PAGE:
I believe cancer shouldn’t come again when I believe I deserve better than what God has allowed. And also, when I forget. When I forget that God only gives good gifts to His children. And if He only means good for me, then in thousands of ways I’ll not grasp this side of heaven, He’ll use this new season in our life, unexpected or not, to draw us (and others, hopefully) closer to Him.

For if He only gives good to His children, this season, no matter the outcome, is a gift. And for all the ways He plans good through this that I’ll probably never comprehend, there is one good already realized. It’s simply this: Cancer, upon its arrival, carries a poignant reminder of our mortality. Cancer reminds us that our years on this earth are short, few, fleeting. Through cancer we know that:

“We are mists that appear for a little time and then vanish.” (James 4:14)

Mists in the morning. Vapors, vanishing at sunrise. Yet. Exceedingly valuable vapors. Vapors meant to realize, for our good, our own brevity. But how does being reminded of the briefness of life work for our good?

When we’re faced with our own mortality, wakened to what was true all along, reminded of life’s brevity, we can begin to gain a wise heart:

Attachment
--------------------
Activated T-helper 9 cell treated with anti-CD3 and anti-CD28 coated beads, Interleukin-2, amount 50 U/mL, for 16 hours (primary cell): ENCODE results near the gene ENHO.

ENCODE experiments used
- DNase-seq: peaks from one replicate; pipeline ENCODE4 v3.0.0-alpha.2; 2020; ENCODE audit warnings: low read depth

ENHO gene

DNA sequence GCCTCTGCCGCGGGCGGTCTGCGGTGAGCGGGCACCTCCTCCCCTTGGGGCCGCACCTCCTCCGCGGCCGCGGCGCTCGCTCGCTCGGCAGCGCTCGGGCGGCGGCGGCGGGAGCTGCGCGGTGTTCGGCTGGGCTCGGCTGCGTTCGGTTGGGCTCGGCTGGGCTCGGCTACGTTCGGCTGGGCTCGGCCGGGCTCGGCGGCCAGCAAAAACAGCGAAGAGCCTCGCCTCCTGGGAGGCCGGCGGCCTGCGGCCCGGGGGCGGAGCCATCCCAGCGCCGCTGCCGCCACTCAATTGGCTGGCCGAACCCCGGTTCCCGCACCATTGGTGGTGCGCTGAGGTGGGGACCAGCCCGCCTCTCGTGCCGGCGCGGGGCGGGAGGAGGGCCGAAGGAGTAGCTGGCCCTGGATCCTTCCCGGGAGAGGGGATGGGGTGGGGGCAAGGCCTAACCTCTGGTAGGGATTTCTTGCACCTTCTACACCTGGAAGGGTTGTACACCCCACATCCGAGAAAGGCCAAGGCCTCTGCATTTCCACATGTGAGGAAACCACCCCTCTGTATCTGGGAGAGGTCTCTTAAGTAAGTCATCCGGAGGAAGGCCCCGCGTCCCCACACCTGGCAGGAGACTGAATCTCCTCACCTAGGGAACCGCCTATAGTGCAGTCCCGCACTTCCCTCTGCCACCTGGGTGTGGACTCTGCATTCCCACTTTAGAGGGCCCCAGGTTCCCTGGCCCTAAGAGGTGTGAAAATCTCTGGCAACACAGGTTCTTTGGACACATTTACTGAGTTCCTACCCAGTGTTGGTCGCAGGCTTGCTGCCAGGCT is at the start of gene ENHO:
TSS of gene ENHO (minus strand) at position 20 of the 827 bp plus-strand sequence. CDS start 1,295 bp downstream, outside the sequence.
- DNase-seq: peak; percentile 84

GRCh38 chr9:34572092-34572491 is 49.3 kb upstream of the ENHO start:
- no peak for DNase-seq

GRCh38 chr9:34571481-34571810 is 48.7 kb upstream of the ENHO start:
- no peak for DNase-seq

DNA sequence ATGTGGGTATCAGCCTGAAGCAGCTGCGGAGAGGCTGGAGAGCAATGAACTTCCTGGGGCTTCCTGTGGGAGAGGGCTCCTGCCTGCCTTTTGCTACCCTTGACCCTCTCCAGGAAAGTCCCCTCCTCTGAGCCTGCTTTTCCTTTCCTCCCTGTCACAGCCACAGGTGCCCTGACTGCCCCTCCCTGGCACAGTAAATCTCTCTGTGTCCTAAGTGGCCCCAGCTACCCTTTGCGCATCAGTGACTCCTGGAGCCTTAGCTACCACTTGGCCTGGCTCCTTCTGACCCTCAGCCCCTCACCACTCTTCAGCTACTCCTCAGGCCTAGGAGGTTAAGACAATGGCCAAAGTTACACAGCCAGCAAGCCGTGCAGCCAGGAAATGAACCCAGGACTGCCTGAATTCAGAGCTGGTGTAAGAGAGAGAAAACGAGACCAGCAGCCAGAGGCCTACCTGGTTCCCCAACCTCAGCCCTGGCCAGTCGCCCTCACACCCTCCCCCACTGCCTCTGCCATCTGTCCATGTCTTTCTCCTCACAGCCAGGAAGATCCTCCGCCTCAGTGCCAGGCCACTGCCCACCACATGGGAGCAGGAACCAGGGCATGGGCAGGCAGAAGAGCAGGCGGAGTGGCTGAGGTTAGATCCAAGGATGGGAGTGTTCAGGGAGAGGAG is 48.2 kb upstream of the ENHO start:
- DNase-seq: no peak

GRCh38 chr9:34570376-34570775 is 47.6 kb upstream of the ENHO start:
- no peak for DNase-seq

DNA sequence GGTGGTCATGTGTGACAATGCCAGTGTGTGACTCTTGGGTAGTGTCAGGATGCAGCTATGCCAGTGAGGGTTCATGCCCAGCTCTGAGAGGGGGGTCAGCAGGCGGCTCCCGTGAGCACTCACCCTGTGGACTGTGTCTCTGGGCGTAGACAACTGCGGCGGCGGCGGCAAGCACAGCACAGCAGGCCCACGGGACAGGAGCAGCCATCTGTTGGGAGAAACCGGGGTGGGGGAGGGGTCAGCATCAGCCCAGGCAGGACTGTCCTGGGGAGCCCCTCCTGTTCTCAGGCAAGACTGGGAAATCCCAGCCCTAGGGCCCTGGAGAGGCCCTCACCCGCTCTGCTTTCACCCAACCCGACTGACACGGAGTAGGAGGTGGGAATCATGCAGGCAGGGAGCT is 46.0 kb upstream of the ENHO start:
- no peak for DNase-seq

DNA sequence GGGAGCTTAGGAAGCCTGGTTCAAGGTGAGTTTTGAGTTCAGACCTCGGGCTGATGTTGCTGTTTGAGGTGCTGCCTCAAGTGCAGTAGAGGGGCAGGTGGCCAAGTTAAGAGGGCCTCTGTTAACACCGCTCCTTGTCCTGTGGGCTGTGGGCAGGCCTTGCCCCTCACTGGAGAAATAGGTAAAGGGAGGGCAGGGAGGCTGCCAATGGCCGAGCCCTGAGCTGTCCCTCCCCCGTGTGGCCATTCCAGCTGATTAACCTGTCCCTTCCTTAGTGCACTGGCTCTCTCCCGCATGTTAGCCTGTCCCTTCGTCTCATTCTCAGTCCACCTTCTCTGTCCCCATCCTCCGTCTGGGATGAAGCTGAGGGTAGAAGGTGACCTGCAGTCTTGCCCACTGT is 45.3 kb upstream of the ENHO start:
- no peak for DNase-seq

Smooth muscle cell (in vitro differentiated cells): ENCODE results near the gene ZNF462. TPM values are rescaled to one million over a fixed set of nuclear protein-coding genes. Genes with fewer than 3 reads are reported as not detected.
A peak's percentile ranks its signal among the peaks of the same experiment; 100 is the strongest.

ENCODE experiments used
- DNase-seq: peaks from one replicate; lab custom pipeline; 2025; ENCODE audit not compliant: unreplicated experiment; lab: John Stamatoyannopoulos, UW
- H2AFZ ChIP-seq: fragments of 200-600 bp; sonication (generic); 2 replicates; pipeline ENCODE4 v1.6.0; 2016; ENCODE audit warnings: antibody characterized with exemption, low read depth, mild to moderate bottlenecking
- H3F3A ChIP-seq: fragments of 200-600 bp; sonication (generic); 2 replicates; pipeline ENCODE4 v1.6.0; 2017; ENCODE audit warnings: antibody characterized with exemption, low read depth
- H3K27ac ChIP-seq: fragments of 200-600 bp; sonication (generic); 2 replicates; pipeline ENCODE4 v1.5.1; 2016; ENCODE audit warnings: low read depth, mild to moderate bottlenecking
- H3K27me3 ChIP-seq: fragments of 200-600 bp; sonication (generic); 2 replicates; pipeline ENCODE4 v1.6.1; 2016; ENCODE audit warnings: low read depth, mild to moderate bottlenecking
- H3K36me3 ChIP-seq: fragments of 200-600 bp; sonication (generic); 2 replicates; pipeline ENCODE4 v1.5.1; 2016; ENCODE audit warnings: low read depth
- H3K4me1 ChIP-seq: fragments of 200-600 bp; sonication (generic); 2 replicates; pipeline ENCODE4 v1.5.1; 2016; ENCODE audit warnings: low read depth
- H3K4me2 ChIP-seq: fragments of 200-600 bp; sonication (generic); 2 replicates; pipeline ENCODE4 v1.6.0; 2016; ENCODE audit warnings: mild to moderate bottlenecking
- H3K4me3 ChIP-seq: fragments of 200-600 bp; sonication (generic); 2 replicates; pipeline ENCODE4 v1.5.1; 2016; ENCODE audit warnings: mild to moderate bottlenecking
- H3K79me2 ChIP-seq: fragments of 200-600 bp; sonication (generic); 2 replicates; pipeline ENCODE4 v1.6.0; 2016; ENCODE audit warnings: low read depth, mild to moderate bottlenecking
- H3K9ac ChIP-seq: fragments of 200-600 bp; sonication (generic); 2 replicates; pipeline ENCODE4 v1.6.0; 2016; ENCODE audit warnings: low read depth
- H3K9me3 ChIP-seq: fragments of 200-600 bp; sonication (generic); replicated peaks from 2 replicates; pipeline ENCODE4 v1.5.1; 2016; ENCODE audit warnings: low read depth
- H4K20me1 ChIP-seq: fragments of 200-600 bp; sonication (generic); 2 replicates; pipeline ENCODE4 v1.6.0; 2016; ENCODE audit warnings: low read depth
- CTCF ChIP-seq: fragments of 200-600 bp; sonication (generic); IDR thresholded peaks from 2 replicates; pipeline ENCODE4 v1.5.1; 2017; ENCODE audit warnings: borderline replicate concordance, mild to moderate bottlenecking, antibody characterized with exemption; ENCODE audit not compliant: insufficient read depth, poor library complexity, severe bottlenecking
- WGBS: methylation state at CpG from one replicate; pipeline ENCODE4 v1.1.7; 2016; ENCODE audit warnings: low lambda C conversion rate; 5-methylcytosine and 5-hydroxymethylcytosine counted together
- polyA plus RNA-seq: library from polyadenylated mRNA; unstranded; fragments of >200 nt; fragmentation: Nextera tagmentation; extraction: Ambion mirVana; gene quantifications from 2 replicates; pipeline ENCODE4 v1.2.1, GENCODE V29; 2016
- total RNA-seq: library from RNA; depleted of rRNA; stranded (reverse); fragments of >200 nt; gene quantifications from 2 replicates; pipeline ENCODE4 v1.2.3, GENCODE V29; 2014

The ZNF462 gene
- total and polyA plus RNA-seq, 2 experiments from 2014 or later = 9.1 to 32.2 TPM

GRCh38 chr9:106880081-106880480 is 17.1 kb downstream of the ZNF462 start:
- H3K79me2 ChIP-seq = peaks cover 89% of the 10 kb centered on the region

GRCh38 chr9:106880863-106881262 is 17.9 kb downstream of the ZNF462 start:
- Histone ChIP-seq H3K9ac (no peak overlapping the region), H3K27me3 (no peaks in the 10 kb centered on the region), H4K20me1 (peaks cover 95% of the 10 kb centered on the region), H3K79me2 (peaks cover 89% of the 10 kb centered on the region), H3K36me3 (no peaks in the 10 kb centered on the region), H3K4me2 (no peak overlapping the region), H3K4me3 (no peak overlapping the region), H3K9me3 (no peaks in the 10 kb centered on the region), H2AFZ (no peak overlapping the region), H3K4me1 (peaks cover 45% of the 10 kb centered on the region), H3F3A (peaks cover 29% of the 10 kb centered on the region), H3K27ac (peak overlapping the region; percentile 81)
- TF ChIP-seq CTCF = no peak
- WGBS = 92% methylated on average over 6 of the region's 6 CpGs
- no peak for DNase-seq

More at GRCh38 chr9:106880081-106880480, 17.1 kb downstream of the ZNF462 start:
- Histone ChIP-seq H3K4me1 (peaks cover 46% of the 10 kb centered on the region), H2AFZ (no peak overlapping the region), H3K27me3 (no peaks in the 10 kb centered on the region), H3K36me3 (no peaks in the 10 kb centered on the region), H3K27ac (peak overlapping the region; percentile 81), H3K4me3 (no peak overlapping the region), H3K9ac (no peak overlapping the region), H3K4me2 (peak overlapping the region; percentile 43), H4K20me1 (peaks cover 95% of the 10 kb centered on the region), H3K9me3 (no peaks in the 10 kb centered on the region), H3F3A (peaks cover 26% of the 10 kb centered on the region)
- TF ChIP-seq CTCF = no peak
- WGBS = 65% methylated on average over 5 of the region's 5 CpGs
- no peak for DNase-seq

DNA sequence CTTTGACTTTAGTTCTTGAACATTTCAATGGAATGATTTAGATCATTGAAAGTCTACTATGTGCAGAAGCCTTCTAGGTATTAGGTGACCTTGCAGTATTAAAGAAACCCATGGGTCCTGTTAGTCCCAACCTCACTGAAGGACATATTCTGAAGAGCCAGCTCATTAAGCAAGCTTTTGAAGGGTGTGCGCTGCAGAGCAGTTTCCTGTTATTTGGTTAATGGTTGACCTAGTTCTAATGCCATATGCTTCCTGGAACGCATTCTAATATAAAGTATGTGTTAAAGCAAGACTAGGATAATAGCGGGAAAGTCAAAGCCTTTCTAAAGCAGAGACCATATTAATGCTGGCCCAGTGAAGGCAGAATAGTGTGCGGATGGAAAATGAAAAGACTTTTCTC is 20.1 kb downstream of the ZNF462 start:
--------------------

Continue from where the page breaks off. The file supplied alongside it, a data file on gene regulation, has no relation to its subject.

“So teach us to number our days that we may get a heart of wisdom.” (Psalm 90:12)

In the realizing and remembering and numbering, we become more wise. More fully human. More worshipful of the One who is not. We bow. We humble ourselves under His mighty hand.

We humble ourselves by casting our cancer and its exhausting cares upon Him. He strips away our false sense of control, and at the same time reminds us that He cares for us — that not an atom goes astray but by His omnipotent decree.

So, as counterintuitive as it sounds, cancer comes, both the first time, and the second time, as a gift — meant to waken, remind and humble. We’re reminded we’re mists in the morning. Yet dearly loved mists. Mists meant to flee to the strength of the only arms strong enough to hold. We’ll find happiness nowhere but there.

“Humble yourself under the mighty hand of God, and in due time He will exalt you, casting your cares upon Him, because He cares for you.” (I Peter 5:6-7)

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a septillion stars

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God put us on this little planet with the night’s sparkling array spread above us. Rotating around the star we know as the sun, within the galaxy we call the Milky Way, He created our solar system within myriads upon myriads of vast galaxies.